Faculty members Brooke Eisenbach and Jason Frydman with their new book.
The adolescent years are tough. They’re even tougher on teens who struggle with mental health issues, and the stigma that surrounds them.
This fall, the two published “Fostering Mental Health Literacy through Adolescent Literature,” a book with chapters co-authored by literacy experts and mental health specialists.
Released in November by Rowman & Littlefield, a Washington, D.C.-based independent publisher, the book helps teachers address mental health themes with their students through literature. The goal, according to the publisher is to develop “students’ mental health literacy while simultaneously attending to English Language Arts content and literacy standards.”
The book, Frydman says, will “hopefully help to normalize the conversation around mental health and illness, particularly among an adolescent population where there is a documented stigma.”
Eisenbach says the book can help teachers as they craft lessons and strategies and select the literature for their classrooms, focusing on texts that “feature characters that are well-rounded and not simply defined by a mental illness.”
“Basically, the goal is to help teachers who want to bring this literature into the classroom,” she says, but to do so with the added perspective of mental health professionals who specialize in treating and/or assessing young people.
Frydman says the book provides an important opportunity for collaboration between teachers and mental health specialists. Typically, a school mental health worker only sees students who are referred for counseling or assessments, rather than seeing how they interact inside the classroom.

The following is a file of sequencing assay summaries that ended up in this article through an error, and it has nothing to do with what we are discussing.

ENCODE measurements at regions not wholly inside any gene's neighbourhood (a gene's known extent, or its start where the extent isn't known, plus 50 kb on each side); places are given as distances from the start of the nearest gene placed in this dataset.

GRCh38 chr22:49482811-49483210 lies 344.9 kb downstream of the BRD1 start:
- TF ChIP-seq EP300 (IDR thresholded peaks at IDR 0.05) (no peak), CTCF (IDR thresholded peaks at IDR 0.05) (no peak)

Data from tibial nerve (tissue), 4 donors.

And that’s assuming a school even has a dedicated mental health professional in the building. Many rural or poor school districts lack the means to support students with mental health issues, so Eisenbach and Frydman edited the book with under-resourced schools in mind. While teachers’ careful, intentional introduction of mental health literacy into the curriculum can help destigmatize psychological issues, it is no substitute for assessment or therapy, however.
“We want to set a clear boundary around teachers stepping into the role of psychologist, mental health counselor or social worker,” Frydman says. “Our work is not necessarily the first work to talk about this subject, but it’s among initial conversations to bring a mental health worker directly into the conversation.”
Eisenbach and Frydman are already planning their next collaboration, focusing on the experiences of middle school teachers as they infuse this mental health themed literature into their English language arts curriculum.